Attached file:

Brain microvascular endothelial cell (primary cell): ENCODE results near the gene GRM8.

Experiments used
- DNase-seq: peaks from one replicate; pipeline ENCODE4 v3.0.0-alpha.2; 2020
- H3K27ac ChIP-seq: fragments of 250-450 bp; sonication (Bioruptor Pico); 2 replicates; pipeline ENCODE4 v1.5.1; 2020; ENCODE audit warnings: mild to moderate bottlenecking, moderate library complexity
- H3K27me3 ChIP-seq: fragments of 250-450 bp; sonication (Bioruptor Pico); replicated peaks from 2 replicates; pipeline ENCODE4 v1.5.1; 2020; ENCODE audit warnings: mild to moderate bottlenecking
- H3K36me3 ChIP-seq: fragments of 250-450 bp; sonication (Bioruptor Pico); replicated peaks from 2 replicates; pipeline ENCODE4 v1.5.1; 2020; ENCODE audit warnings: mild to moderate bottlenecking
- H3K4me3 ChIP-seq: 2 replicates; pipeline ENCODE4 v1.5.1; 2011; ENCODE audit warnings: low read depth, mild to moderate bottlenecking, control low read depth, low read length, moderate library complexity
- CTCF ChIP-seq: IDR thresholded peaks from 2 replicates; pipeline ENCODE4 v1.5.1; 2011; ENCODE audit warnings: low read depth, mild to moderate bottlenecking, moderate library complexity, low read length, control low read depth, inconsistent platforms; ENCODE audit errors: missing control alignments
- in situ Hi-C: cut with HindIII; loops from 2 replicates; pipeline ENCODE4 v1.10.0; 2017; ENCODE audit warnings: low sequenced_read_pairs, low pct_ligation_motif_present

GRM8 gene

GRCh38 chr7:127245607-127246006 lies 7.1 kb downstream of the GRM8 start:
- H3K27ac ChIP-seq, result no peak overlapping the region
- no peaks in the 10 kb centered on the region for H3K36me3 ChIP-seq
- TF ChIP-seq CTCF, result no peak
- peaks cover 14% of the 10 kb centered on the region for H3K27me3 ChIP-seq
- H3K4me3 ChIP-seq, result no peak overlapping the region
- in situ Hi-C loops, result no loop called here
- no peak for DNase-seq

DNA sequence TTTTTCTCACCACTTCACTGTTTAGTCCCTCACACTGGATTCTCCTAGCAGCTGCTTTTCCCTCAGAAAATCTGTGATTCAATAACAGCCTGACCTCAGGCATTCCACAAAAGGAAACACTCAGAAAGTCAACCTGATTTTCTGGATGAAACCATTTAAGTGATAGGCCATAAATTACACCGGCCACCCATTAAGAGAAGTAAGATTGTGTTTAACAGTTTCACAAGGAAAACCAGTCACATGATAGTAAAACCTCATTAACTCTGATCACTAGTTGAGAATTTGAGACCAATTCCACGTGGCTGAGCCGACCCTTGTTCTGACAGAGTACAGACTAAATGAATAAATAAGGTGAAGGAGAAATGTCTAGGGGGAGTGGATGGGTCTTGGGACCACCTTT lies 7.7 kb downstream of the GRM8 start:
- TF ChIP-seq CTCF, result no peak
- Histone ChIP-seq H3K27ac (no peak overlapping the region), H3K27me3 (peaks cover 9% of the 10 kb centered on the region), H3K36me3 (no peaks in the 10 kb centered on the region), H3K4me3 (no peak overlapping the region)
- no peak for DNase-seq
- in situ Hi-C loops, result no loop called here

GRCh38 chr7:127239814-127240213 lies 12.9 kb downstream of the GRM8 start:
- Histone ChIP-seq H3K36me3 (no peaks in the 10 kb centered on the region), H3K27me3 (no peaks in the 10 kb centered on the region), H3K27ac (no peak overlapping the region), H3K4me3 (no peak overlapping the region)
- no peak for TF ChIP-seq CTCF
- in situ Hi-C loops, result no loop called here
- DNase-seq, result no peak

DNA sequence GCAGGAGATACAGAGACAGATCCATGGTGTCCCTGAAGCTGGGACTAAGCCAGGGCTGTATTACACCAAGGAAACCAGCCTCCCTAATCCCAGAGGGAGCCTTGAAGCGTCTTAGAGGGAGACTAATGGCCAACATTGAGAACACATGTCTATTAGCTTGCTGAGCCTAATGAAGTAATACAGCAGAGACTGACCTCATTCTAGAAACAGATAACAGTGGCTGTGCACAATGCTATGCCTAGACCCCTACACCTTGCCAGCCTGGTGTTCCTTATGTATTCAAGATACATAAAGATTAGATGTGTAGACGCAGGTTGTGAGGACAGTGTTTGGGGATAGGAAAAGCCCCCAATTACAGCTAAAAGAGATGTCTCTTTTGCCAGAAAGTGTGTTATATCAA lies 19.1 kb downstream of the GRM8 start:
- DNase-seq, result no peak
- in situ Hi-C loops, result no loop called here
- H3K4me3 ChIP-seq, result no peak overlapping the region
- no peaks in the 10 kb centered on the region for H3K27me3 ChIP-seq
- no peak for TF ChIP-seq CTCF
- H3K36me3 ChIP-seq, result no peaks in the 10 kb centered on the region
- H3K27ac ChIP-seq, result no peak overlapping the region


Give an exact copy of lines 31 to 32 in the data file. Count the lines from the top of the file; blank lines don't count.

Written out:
- in situ Hi-C loops, result no loop called here
- H3K4me3 ChIP-seq, result no peak overlapping the region